Dentons merger to go live at end of March; six-partner team exits FMC

The three-way global merger between SNR Denton, Salans and Fraser Milner Casgrain (FMC) will officially go live on 28 March this year, the firms have confirmed.

The three firms had originally targeted the first quarter of 2013 to complete their merger, following November’s announcement of the combination.

Registration of the five profit pools under which the firm will be structured is expected to begin on 28 March, creating a firm with more than 2,500 lawyers across 52 countries.

The combined firm’s Swiss verein structure will include distinct profit pools in the US; the UK, Middle East and Africa; Europe; Asia; and Canada.

As the firm – which will be known as Dentons – will not be fully financially integration, the major obstacle for its leaders will be to integrate the teams in Almaty, Brussels, London, Moscow and Paris where Salans and SNR Denton both have offices.

The deal is expected to see Salans’ UK arm being absorbed into the City arm of SNR Denton, with the same happening in New York.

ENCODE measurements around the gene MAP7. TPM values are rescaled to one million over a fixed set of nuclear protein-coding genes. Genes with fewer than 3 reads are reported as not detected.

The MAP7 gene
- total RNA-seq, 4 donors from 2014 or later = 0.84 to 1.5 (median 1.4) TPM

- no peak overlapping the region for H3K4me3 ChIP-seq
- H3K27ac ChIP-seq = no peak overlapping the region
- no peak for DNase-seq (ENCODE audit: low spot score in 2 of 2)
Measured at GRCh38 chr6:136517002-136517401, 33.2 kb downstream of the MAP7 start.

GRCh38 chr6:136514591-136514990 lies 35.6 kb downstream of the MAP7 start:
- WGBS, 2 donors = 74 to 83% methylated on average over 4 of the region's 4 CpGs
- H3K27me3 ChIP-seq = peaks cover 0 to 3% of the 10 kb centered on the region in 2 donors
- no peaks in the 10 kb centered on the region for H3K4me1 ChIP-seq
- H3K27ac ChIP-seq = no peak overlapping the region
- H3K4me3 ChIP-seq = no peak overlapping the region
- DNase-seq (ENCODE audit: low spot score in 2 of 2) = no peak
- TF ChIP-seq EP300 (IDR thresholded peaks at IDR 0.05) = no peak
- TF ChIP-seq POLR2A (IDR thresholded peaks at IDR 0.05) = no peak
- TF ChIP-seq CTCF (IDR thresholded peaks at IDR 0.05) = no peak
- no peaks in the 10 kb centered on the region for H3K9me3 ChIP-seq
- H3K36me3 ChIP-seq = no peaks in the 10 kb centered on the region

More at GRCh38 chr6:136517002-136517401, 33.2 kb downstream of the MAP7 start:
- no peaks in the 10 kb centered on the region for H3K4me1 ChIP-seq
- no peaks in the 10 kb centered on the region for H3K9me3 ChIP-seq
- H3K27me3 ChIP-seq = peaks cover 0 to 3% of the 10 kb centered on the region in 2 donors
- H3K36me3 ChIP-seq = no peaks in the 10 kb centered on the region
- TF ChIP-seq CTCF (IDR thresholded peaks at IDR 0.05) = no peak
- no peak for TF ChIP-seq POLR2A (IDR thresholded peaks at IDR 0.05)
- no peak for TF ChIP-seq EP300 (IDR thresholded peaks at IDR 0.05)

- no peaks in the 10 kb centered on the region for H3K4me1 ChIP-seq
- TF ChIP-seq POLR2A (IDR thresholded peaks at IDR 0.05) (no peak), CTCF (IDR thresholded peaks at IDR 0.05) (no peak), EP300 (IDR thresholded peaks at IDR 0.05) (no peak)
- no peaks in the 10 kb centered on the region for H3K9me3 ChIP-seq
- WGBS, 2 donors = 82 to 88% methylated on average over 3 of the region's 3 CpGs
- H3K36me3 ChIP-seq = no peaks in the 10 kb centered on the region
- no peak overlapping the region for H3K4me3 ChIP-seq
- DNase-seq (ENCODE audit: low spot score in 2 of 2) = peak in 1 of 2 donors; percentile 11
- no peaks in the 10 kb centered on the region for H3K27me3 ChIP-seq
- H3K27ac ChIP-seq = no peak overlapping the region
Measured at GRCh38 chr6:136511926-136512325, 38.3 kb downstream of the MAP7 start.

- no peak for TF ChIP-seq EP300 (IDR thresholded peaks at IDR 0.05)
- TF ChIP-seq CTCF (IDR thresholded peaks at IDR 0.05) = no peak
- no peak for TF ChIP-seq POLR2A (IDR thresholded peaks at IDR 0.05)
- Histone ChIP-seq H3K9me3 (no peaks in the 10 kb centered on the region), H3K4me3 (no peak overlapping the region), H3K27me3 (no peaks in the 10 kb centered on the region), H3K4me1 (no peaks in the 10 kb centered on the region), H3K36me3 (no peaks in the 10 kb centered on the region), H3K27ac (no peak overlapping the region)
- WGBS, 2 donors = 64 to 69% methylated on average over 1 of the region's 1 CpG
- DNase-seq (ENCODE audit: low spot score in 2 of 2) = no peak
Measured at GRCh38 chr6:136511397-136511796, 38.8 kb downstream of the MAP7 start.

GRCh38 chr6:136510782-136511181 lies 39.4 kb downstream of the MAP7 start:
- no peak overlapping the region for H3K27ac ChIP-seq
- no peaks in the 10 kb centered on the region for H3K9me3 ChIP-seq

It is understood that practice head positions are yet to be decided.

The news comes as FMC’s mining practice has lost a six-partner team, including securities head Michael Melanson and mining co-chair Sander Grieve, to the Toronto office of Bennett Jones.

Others in the 11-lawyer team include business law co-manager Linda Misetich Dann, corporate and securities partners Abbas Ali Khan, James Clare and Ali Naushahi, corporate senior counsel John Sabine and associates Elianeth Alicea, Jamie Au, Tiffany Canzano and Justin Park.

Merger discussions between SNR Denton, Salans and FMC started last year, with partners voting through the combination on 28 November, set to create a firm just outside the global top 10 by turnover, with combined revenues of around $1.3bn (£817m) and a large presence across the US, Canada, Europe and the UK.

The union effectively represents a four-way combination over three years, taking the 2010 union between US firm Sonnenschein Nath & Rosenthal and UK firm Denton Wilde Sapte into account.

A Legal Week survey carried out at the time of the announcement found scepticism of the tie-up from some in the market, with only 28% of respondents believing it to be a good deal, and 37% expressing doubts about the benefits touted by the three firms.